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Alpha 7C Review

by Mark Galer

The Alpha 7C shares much of its heritage with the other best-selling Alpha 7 full-frame mirrorless cameras in Sony’s line-up. The Alpha 7C, however, is a brand-new concept for Sony and the goal was to create a much more compact camera system that combines lightweight with a small portable design, as well as possessing all of the superior image quality that is gained when imaging creators use a full-frame sensor. 

This is a “no-compromise” concept for content creators on the move, who would prefer to work from a small messenger bag rather than a large backpack, without sacrificing any of the image quality professionals and keen amateurs aspire to.

Check out my review of the Sony Alpha 7C Full-Frame Mirrorless Compact Camera.  


0:00 – Introduction to Alpha 7C
16:31 – How to Set Up a Lightweight Kit with Alpha 7C
24:06 – Recommended Lenses for Alpha 7C
55:30 – Recommended Workflow and Settings

Full-frame vs. APS-C vs. micro four thirds camera sensors

The Alpha 7C concept will be welcomed by imaging creators wanting to downsize from a larger full-frame camera or supplement an existing system with a more portable one. It will also be attractive to creators currently working with crop-sensor cameras who aspire to the superior image quality that a full-frame sensor can deliver. 

Larger sensors are well known to deliver better dynamic range, high ISO performance and superior figure/ground separation (the ability to render a background as a silky-smooth blur or “bokeh”). The jump in sensor size from either APS-C or Micro Four Thirds is not a small one. In fact, its huge. A full-frame sensor has 2.5x the surface area of an APS-C sensor and 4x the surface area of a Micro Four Thirds sensor.

APS-C vs. Full-frame camera

Many imaging creators may believe that increasing the size of the sensor in a camera would normally result in a larger camera, but Sony started to buck this trend back in 2013 when they launched their ground-breaking full-frame mirrorless E-Mount Alpha 7 cameras. Subsequent Alpha 7 models started increasing in size and weight as features were added, such as In-Body Image Stabilization (IBIS) and the use of larger and more powerful batteries.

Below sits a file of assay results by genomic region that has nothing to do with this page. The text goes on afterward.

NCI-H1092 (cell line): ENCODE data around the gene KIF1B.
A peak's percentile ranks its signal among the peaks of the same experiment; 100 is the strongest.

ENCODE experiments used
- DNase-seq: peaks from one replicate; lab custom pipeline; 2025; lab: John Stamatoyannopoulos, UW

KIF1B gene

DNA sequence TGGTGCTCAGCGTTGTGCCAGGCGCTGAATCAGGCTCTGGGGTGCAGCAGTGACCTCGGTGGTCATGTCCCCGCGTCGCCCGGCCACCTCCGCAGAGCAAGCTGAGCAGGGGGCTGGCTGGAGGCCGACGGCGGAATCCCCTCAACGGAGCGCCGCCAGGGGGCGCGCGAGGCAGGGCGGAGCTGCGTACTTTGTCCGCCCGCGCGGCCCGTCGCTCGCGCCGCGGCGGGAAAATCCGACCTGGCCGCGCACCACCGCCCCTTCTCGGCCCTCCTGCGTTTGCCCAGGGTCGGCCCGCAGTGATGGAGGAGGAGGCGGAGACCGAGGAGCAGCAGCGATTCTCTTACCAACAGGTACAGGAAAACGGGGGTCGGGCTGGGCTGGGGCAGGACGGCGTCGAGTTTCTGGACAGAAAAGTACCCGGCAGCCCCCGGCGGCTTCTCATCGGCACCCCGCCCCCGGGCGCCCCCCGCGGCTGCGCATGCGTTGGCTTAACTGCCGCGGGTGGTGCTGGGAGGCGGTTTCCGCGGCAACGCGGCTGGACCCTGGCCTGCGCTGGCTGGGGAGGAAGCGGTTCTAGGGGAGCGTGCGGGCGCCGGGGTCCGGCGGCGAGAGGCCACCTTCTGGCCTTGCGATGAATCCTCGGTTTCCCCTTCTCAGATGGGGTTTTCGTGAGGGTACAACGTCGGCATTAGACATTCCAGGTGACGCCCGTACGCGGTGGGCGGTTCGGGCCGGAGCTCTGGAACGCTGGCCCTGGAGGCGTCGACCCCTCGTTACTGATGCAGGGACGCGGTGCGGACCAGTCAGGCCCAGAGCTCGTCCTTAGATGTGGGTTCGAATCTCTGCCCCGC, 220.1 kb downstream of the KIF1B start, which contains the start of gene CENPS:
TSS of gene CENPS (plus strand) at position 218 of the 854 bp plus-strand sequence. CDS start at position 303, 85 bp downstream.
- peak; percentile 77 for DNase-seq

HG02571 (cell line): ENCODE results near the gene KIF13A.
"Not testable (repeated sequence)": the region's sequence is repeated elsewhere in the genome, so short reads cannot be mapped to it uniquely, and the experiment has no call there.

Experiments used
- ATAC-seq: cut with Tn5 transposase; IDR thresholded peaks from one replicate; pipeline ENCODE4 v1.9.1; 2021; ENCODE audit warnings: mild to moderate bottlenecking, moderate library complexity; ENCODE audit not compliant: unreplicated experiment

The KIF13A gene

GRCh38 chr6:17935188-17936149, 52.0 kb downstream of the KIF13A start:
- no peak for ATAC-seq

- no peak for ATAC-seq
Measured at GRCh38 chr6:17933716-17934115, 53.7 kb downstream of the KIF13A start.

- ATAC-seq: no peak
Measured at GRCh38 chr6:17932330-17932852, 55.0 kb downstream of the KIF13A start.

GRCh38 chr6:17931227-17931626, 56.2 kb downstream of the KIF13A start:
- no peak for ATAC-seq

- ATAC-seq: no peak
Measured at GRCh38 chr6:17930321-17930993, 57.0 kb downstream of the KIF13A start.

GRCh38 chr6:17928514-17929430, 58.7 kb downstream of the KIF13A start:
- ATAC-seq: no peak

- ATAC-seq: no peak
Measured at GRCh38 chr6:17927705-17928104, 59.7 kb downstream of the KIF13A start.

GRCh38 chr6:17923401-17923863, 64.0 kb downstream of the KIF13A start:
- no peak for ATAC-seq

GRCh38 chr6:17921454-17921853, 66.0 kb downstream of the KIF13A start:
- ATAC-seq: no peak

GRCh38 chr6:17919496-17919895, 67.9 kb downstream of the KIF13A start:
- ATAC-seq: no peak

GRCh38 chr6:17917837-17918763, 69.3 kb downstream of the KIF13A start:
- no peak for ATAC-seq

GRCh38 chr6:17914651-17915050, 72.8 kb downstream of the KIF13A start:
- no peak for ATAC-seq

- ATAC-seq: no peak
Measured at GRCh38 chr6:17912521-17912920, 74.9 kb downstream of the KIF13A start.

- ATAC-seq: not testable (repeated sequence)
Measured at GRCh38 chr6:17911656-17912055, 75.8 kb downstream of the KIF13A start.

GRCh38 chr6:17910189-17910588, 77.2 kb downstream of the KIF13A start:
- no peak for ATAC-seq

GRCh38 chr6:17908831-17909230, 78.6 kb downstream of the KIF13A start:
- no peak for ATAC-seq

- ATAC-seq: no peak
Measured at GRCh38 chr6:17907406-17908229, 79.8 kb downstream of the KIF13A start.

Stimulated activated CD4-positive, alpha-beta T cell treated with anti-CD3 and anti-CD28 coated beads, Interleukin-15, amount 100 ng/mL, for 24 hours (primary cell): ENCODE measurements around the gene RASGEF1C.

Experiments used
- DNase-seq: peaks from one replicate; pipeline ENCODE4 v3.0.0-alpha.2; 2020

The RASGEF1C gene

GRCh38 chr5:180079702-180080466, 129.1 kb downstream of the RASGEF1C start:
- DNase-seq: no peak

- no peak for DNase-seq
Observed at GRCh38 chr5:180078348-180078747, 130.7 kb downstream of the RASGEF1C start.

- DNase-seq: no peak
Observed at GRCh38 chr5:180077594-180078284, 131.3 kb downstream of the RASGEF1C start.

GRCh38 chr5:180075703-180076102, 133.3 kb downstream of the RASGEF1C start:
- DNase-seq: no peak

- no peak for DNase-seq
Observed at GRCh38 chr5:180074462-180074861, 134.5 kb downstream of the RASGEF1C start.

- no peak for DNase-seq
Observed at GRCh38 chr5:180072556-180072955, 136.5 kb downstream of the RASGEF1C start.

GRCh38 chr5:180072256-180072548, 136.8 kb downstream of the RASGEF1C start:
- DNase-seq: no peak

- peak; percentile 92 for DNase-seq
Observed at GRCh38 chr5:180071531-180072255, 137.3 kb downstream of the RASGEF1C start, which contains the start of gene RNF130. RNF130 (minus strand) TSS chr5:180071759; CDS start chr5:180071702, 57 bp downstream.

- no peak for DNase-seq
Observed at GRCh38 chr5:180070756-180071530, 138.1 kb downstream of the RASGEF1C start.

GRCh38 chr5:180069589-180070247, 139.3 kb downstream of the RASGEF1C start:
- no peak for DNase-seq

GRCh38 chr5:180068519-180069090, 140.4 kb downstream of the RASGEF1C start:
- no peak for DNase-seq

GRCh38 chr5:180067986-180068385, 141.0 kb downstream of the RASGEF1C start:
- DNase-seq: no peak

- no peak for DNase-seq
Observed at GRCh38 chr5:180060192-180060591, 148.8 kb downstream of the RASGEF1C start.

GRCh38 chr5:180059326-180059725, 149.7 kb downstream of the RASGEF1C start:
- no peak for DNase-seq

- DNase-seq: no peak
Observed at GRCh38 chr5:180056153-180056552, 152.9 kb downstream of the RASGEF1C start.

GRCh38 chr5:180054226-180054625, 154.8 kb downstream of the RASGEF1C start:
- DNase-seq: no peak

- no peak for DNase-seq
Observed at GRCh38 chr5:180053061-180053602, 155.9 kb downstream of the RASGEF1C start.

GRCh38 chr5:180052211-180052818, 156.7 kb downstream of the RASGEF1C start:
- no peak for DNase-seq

Although the Alpha 7 cameras were growing in size, they still looked tiny when placed alongside a competing DSLR with equivalent specs. The Alpha 7C has miraculously shed this extra size and weight without losing either of these valuable features. The Alpha 7C camera is, in fact, smaller and lighter than most leading APS-C and Micro Four Thirds cameras from competing manufacturers. It is also only 6 grams heavier than Sony’s own small Alpha 6600 APS-C camera.  

Alpha 7C camera touch tracking

Alpha 7C camera buffer and touch tracking

The Alpha 7C enjoys many of the refinements we have seen appear on Sony’s premium Alpha 7R, 7S, and Alpha 9 cameras. This includes Real-time AF Tracking, Touch Tracking, Eye AF when shooting 4K movies, Vari-angle LCD monitor, Digital Audio recording (first seen on the Alpha 7R IV and Alpha 7S III cameras), and shake-free movie stabilization capability using the gyro data from the sensor, a virtual gimbal made possible in post-production using Sony’s free Catalyst software. 

The camera shoots up to 10 frames per second and its generous buffer ensures you can shoot raw images for more than 11 seconds before the camera starts to slow down. The autofocus capability of this camera is simply amazing and it rarely, if ever, loses your subject. We can now even combine Animal Eye AF with AF Tracking, so your dog never outruns your camera’s ability to capture his every move in ultra-sharp detail.

Alpha 7C and FE 28–60 mm F4-5.6 lens

One of the challenges for a creator building a full-frame mirrorless system, which can take advantage of the size and weight savings of the Alpha 7C camera, is to choose lenses wisely. This is because some of the lenses designed for full-frame cameras can be heavier and larger than equivalent lenses designed for cameras using cropped sensors. Sony, however, didn’t focus their attention on reducing the weight and size of just the camera. 

Sony also turned their attention to the FE 28–60 mm F4-5.6 standard zoom lens (sometimes referred to as “the kit lens”). Sony has moved to create the world’s smallest and lightest full-frame standard zoom lens to compliment the weight savings made with the Alpha 7C camera. The new lens is over 40% smaller and lighter than Sony’s original kit lens designed for the Alpha 7 mirrorless cameras back in 2013. The new lens weighs in at just 167 grams and its clever retracting design, when it is not in use, ensures it takes up very little space in your camera bag—even when attached to the camera. 

Some imaging creators may be put off by the idea of using a kit lens because associated cost savings can often lead to lower quality when compared to premium zoom lenses or primes. Sony, however, has weaved some magic in designing this new standard zoom lens and created a lens that can deliver corner-to-corner sharpness, even when capturing images with the aperture wide open. It offers fast autofocus (courtesy of a linear focus motor) and weather sealing. What more could you ask for from a kit lens? A perfect partner for the Alpha 7C camera. 

Sony’s F1.8 lightweight prime lenses

An imaging creator wanting to extend their creative possibilities beyond the small kit lens would be well advised to pick a couple of wide-aperture F1.8 prime lenses from Sony’s FE lens stable. 

My personal choice would be to add the FE 20 mm F1.8 G and FE 85 mm F1.8 (both weighing in at under 400 grams each). The FE 20 mm F1.8 G provides the Alpha 7C creator with an ultra-wide-angle panoramic view, exceptional low-light performance for low-ambient and night photography, and even allow the creator to take on astrophotography (to infinity and beyond). 

Woman with a boat

Alpha 7C | FE 85 mm F1.8 | 1/250 sec | F1.8 | ISO 400

Portrait of an elderly gentleman

Alpha 7C | FE 85 mm F1.8 | 1/250 sec | F1.8 | ISO 100